Europe Should Be Glad Ryder Cup is Not Played on Paper
Ryder Cup qualification starts at the Czech Masters - and with 12 months to go before he finalises his team, Thomas Bjorn has to be a worried man. Europe's recent record in the competition is impressive, to put it mildly, but Bjorn must be concerned that when his team take on the USA in France in 2018 there could be a repeat of what happened at Hazeltine last year, when the Americans enjoyed sweet revenge for the hammering they received at Gleneagles, for the incredible European fightback at Medinah.
Why should Bjorn be worried? In recent times, the same old faces have formed the nucleus of the American side, players who became used to losing to Europe, who almost came to expect it.
Times have changed. Jim Furyk, the US captain, has an appalling personal record in the event. But he will be walking on air right now. Why? Well, let's imagine that the Ryder Cup were going to be played next week. the nucleus of Furyk's team would look something like this:
Dustin Johnson, Jordan Spieth, Justin Thomas, Rickie Fowler, Brooks Keopka, Daniel Berger, Patrick Reed, Kevin Kisner. Can you see where we are going with this? Johnson is the world number one and has one major to his name, Spieth has three majors to his credit, Thomas has just won the US PGA, Koepka is the US Open champion, Reed loves matchplay, Fowler is the best player in the game not to have won a major, Kisner is not far behind him, and Berger has every shot in the book in his armoury.
You can bet your bottom dollar that between now and the Ryder Cup starting, somebody else will burst upon the scene too. Yes, it is likely that Matt Kuchar will make the side, and he has lost more matches than he has won. Phil Mickelson and Jason Dufner may make up the numbers. But Kuchar is one of the most consistent players on the planet and is somebody you would definitely want by your side in either foursomes or fourballs, Mickelson is still capable of producing some astonishing golf and Dufner...well, Dufner is Dufner. Don't rule out Bubba Watson making a return to form either - and he comes from the same mould as Reed.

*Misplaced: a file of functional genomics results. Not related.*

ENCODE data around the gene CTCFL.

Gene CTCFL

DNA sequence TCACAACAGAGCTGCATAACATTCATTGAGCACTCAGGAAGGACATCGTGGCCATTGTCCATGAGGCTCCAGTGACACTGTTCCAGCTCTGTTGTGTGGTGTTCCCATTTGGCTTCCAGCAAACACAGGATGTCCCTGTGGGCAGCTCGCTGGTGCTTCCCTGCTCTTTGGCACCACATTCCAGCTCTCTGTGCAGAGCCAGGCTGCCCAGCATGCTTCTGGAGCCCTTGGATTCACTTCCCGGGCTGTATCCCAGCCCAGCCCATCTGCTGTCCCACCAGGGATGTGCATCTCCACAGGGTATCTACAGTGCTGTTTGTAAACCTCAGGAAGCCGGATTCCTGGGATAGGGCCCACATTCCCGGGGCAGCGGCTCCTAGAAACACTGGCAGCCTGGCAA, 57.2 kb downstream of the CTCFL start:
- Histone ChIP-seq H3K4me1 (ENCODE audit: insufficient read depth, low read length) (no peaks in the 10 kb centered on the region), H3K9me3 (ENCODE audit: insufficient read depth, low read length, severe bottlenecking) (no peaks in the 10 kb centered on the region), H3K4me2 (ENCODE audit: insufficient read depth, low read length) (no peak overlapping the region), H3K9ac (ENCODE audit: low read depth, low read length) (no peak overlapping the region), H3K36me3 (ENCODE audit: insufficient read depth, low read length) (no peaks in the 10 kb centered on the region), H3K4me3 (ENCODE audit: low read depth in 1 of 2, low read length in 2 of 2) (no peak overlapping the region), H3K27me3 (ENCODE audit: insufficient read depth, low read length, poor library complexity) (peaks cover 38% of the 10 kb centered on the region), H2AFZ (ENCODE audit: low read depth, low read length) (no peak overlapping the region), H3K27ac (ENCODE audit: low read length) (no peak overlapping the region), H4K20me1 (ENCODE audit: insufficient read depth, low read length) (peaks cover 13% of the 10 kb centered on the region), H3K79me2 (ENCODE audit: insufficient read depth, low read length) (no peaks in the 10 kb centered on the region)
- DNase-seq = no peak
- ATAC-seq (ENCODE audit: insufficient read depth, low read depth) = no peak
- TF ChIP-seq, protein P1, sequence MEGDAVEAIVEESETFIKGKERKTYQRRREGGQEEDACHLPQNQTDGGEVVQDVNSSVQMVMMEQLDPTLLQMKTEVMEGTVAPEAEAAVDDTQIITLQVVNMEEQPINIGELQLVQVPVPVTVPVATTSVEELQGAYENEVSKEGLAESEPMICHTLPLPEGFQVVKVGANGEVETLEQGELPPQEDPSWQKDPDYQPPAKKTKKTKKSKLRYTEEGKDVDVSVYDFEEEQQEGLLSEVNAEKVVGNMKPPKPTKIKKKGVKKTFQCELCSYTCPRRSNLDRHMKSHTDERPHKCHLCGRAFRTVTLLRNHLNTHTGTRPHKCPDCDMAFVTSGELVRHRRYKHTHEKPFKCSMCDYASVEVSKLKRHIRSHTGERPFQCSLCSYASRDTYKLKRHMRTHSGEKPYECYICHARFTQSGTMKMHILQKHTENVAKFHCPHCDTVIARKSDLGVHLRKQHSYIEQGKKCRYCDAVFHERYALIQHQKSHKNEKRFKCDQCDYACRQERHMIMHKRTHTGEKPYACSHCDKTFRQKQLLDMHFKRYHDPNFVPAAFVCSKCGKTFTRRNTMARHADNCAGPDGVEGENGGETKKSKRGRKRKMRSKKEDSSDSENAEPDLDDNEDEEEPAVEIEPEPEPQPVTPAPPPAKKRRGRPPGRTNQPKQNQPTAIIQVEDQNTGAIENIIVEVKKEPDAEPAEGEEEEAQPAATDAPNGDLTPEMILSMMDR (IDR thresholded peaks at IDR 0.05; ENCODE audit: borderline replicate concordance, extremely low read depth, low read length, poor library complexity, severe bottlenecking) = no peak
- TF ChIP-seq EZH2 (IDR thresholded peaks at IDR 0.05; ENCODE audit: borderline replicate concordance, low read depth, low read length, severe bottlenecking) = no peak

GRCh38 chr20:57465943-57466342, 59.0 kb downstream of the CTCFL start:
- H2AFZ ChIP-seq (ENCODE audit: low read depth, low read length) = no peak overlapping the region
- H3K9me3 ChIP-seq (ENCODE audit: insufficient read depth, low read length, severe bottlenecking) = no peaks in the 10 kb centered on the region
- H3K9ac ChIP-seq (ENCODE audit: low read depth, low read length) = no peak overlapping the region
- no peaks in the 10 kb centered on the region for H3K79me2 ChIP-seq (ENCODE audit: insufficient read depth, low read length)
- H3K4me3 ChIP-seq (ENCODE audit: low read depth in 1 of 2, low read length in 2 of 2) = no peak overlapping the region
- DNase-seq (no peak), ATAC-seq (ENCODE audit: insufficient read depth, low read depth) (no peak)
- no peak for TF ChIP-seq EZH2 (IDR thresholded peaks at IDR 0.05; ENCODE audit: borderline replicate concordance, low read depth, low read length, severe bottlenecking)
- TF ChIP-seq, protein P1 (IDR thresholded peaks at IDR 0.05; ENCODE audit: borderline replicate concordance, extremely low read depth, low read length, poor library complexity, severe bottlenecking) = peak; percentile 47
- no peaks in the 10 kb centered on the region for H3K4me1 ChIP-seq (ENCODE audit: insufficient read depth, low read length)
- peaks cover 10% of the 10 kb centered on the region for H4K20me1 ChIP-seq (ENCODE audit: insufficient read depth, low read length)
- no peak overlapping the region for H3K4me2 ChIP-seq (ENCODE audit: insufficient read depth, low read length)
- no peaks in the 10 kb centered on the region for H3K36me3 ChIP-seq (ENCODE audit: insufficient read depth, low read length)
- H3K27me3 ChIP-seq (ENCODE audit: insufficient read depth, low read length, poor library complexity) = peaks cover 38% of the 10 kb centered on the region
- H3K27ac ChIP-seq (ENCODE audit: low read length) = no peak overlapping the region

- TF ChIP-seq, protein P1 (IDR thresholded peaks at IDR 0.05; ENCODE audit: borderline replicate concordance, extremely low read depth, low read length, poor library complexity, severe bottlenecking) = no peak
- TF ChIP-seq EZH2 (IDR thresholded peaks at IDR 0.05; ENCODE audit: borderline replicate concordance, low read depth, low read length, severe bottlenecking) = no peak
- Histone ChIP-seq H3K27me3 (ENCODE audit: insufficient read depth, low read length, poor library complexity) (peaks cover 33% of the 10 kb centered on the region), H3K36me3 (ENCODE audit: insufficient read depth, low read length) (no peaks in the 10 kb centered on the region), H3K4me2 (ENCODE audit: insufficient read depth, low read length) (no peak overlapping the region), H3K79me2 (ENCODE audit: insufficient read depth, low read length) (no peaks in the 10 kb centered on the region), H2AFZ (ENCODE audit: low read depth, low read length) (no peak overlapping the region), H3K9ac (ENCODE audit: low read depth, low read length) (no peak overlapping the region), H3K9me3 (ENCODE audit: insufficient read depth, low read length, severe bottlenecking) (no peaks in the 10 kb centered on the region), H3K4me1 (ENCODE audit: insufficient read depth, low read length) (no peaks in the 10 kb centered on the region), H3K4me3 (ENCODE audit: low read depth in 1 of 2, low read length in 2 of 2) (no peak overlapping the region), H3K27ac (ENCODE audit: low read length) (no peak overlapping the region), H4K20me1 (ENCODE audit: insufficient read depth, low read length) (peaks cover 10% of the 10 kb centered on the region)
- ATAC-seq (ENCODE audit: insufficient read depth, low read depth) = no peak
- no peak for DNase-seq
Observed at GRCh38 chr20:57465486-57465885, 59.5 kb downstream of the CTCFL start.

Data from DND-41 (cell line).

No matter how you look at it, the Americans are going to have a strong team. A very strong team.
It is not all doom and gloom for Europe though. Jon Rahm has emerged as one of the most exciting talents in the game in 2017, and is a shoo-in for Bjorn. When Thomas Pieters, the big-hitting Belgian, accepts that he needs to play more often and that he must stop being so hard on himself he will be a top-10 golfer and a certain future major champion. And Matthew Fitzpatrick is proof positive that you don't have to belt the ball 300+ yards to compete at the very highest level.
You can also add Sergio Garcia, Rory McIroy and Tommy Fleetwood for starters. Garcia has finally won his first major, McIlroy has four to his credit and Fleetwood has enjoyed a sensational year. But, and it is a big but, McIlroy hasn't won a major since 2014 or a tournament of any kind in 2017; Garcia has done little or nothing since winning The Masters, and he and Fleetwood both employ the claw grip with their putters. McIlroy's woes on the greens have been well documented, and he has putted like a drain all year.
Justin Rose remains one of the best ball strikers in the game, and has a fierce determination to succeed. But his putting? You can't be serious. He goes entire tournaments where he can't buy a putt. Francesco Molinari, as his coach Denis Pugh never tires of telling us, is wonderful iron player and a deadly accurate driver. His weakness? Putting.
Martin Kaymer is a former world number one who has won two majors. Such is his level of inconsistency of late he may not even make the team. Victor Dubuisson looked like a genius in the run-up to Gleneagles. He has disappeared from the face of the earth.
Thankfully, Alexander Levy is looking ever more like the real deal, and when the chips are down he CAN putt. And Alex Noren is capable of beating anybody on any course on his day. His putting stroke is not pretty to watch, but he finds a way of getting the ball into the hole. Time and time again. It is fair to assume that Rafa Cabrera Bello will play his way into Bjorn's team. He is Europe's equivalent of Kuchar, reeling off top-10 finishes for fun. But a winner? He won the 2017 Scottish Open. It was his first victory in five years.
Rahm, Pieters, Fitzpatrick, Garcia, McIlroy, Rose, Fleetwood, Cabrera Bello, Kaymer, Levy, Noren could easily make up 11 of Bjorn's side, and Jordan Smith is a good bet to make up the numbers after a sensational debut season on the European Tour.
On paper, Europe are underdogs. Thankfully, the Ryder Cup is not played on paper. And Golf National is going to provide a ferocious test for all 24 players. American golfers, even the very best American golfers, have a history of choking when the chips are really down in the Ryder Cup - Craig Stadler, Mickelson, Hunter Mahan, to name but three. And there is plenty of water waiting for anybody who can't hold their nerve. European golfers have a history of raising their game when the chips are down. There is no real reason to believe it will be any different in 2018. When our guys need to hole the putts, when they need to roll in a chip or play a miraculous bunker shot, they somehow find a way to do it.
Do you think the rankings will matter when they get down to business in France next year? Of course they won't. And do you think that Sergio Garcia will be shaking in his boots if he has a twisting, downhill six-footer on the final green to beat Spieth and regain the trophy for Europe? Of course he won't!
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